ISLAMABAD           -          Special Assistant to Prime Minister (SAPM) on National Health Services Dr Zafar Mirza said on Sunday the government was taking measures to address the misconceptions surrounding the anti-polio campaign.

Talking to a private news channel, he said the government was keeping an eye on the material being posted on social media regarding polio vaccine.

He further said the government had prepared a coordinated and comprehensive plan to make Pakistan polio free till next year.

“Rumours and propaganda doing rounds on social media are creating misconceptions about the vaccine and have led to refusals by parents to get their children vaccinated against the disease,” he said, but expressed the optimism that despite the rising number of polio cases, Pakistan will soon be polio-free.

He regretted that anti-vaccine campaigns had adversely affected the polio programme, and hence had put the lives of children at stake.

“Parents should bear this thing in their minds that polio vaccination is a matter of our future generations and the present government will not allow anyone to sabotage the national drive,” he said categorically.

The SAPM stressed the need for making collective efforts to eradicate diseases like polio and Typhoid.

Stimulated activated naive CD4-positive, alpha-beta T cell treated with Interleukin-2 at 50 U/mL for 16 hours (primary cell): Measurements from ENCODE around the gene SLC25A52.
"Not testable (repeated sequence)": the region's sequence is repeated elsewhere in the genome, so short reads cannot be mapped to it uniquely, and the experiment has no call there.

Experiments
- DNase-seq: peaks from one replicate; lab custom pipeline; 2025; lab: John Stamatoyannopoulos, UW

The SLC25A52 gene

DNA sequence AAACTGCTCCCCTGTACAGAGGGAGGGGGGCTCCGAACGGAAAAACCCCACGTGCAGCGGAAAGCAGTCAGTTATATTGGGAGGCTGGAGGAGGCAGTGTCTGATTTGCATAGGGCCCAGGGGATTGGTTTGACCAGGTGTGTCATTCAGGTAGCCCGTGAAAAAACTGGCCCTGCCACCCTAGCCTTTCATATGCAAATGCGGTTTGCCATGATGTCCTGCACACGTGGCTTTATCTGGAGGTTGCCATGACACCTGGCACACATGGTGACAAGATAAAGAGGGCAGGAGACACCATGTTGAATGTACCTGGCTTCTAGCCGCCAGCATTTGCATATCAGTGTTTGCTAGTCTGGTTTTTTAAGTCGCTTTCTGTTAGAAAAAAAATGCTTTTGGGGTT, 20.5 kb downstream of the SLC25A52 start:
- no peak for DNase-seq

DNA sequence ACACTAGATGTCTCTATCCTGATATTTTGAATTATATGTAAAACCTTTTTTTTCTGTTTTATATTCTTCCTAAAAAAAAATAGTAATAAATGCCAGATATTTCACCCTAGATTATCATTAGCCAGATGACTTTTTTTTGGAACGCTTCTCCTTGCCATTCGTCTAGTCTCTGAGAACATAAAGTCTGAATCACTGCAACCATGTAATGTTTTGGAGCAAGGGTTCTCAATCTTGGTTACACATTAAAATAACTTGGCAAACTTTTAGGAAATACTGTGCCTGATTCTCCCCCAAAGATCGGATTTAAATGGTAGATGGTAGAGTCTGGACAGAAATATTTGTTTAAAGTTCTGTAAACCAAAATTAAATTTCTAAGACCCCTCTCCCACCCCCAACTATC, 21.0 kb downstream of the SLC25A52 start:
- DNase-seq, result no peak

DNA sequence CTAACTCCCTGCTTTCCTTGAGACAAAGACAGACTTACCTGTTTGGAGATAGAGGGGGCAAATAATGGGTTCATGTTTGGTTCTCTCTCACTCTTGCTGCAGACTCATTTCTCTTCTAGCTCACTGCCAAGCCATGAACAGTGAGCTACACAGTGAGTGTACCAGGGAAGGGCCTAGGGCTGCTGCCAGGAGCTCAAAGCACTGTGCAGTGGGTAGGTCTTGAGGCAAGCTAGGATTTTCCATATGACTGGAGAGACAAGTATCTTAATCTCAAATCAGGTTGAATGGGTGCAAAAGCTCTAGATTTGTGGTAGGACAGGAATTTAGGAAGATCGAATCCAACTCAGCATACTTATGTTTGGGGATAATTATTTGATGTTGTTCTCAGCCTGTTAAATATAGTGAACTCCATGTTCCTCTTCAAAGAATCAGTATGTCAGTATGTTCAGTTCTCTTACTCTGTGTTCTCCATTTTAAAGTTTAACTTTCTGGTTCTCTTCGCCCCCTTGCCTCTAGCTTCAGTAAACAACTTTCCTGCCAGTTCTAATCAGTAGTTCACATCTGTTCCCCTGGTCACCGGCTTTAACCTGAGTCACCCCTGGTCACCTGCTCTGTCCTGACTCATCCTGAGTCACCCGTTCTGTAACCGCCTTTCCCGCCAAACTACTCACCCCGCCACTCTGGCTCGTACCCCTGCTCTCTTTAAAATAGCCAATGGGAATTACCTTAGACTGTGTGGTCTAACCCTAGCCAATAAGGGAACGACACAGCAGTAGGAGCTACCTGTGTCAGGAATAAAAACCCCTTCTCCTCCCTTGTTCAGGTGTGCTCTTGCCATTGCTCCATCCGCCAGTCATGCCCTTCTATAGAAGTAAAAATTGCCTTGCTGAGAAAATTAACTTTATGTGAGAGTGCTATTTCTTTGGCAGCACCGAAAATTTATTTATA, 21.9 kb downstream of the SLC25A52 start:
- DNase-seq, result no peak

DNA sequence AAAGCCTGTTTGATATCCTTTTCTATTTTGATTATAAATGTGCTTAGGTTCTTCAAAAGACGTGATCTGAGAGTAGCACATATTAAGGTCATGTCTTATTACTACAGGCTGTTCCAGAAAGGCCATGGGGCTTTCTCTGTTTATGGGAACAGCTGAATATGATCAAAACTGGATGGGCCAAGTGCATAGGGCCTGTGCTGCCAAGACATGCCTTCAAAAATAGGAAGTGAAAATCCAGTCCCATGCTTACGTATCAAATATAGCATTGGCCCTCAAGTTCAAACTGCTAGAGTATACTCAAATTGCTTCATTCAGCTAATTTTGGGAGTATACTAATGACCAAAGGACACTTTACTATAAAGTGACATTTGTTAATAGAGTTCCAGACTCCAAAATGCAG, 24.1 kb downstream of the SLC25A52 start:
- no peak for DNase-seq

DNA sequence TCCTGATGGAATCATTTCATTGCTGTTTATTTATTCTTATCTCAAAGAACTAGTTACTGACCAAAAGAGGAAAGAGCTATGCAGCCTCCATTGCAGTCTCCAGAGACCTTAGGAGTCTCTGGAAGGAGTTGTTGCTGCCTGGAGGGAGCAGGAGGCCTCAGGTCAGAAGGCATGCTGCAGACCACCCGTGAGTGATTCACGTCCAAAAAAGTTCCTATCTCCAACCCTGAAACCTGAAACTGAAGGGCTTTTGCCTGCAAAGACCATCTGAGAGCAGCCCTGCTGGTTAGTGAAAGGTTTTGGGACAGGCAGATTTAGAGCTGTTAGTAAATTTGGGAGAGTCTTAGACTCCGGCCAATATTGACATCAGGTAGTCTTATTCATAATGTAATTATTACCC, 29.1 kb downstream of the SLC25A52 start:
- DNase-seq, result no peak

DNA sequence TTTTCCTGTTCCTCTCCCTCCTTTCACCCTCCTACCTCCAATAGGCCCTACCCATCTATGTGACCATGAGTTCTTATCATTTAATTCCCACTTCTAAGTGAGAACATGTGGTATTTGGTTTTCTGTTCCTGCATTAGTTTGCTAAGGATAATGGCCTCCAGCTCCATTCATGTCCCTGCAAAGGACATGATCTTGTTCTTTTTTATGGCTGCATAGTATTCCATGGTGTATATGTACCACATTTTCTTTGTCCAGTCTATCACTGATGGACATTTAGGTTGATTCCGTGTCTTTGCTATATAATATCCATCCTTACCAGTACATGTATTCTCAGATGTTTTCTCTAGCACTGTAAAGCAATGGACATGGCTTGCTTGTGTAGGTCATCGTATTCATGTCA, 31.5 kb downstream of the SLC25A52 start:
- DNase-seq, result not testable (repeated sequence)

He said although increasing number of polio cases were being reported in KP, interior Sindh, Karachi and Balochistan due to the refusal of parents, the government was equally prepared to deal with the problem, and had chalked out a new strategy in this regard.

Mirza appealed to people to cooperate with polio teams and get their children immunized against the crippling disease.

He said social media giants such as Facebook, Twitter and YouTube would start removing anti-polio vaccination content from their websites soon.

He said the government was making efforts to talk with the administration of these social media companies so that all this fake content could be removed immediately.

The SAPM said the government would continue to work closely with the Facebook administration to identify and recommend action against users who spread hateful propaganda.

“Presently, there are only two countries Pakistan and Afghanistan in which polio cases are being reported,” he concluded.